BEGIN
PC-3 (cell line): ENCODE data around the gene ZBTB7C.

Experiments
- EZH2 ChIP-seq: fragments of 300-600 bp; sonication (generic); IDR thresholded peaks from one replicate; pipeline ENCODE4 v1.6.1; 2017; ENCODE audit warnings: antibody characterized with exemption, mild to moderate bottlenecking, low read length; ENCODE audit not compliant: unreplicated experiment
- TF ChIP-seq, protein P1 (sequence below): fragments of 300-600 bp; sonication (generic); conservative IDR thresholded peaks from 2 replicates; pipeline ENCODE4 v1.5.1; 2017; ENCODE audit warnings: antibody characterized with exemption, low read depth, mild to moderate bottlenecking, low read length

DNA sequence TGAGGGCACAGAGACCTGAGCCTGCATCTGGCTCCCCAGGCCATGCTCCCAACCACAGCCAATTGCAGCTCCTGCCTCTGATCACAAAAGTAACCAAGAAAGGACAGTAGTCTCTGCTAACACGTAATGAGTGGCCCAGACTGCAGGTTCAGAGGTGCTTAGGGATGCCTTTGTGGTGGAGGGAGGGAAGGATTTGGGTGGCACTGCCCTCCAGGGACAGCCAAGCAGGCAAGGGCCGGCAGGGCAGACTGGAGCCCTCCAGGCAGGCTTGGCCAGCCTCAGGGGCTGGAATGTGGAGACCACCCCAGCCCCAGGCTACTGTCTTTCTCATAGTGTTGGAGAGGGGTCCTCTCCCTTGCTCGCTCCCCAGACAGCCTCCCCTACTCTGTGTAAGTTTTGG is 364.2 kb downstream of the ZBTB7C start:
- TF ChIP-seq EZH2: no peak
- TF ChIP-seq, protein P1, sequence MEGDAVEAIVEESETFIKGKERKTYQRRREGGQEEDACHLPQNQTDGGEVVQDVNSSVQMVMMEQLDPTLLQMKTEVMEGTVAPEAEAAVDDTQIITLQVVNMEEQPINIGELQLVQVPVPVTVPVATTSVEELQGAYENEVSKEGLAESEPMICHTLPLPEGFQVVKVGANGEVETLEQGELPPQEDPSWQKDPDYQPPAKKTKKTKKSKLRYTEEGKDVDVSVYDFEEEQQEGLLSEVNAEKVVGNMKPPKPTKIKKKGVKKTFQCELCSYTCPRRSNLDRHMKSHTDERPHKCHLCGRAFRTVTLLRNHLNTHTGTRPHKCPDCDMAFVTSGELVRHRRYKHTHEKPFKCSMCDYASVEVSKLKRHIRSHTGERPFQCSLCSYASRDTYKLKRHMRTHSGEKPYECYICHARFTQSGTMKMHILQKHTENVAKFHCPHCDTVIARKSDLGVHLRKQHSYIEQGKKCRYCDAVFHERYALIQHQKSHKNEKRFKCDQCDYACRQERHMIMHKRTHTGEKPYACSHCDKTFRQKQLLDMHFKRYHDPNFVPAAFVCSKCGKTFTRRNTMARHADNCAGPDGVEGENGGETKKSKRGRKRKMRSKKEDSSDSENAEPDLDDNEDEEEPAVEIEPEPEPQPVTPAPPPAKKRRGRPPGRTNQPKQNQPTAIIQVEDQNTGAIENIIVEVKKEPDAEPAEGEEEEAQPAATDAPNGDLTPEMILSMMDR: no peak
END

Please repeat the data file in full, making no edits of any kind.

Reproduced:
PC-3 (cell line): ENCODE data around the gene ZBTB7C.

Experiments
- EZH2 ChIP-seq: fragments of 300-600 bp; sonication (generic); IDR thresholded peaks from one replicate; pipeline ENCODE4 v1.6.1; 2017; ENCODE audit warnings: antibody characterized with exemption, mild to moderate bottlenecking, low read length; ENCODE audit not compliant: unreplicated experiment
- TF ChIP-seq, protein P1 (sequence below): fragments of 300-600 bp; sonication (generic); conservative IDR thresholded peaks from 2 replicates; pipeline ENCODE4 v1.5.1; 2017; ENCODE audit warnings: antibody characterized with exemption, low read depth, mild to moderate bottlenecking, low read length

DNA sequence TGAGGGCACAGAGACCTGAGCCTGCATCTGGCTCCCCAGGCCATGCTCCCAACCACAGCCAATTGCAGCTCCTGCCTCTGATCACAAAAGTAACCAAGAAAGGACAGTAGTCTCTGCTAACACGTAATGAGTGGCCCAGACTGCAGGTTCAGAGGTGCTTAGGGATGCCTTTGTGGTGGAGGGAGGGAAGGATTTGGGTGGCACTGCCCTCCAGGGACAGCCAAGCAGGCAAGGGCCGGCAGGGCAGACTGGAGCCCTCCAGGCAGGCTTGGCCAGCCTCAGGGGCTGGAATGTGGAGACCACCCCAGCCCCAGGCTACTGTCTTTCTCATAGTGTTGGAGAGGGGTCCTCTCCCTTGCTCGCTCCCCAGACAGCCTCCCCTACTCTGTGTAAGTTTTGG is 364.2 kb downstream of the ZBTB7C start:
- TF ChIP-seq EZH2: no peak
- TF ChIP-seq, protein P1, sequence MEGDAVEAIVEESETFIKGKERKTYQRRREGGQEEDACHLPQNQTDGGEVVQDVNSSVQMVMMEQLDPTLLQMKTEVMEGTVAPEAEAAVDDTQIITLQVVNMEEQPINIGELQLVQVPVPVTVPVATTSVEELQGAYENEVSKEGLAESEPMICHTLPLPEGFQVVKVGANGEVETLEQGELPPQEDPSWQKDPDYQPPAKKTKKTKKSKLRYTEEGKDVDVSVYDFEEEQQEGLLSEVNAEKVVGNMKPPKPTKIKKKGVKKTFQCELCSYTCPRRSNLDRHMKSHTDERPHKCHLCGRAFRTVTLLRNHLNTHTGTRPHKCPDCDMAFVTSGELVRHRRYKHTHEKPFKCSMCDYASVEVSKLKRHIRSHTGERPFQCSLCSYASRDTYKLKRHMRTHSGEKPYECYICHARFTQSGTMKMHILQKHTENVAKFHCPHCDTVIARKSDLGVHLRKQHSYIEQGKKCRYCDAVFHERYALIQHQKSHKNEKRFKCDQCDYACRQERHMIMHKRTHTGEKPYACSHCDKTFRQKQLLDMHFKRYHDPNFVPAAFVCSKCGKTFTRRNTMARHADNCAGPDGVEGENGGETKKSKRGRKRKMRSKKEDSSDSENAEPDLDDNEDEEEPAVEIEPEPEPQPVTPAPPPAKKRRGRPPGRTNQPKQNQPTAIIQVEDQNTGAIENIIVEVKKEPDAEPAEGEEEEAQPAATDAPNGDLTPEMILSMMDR: no peak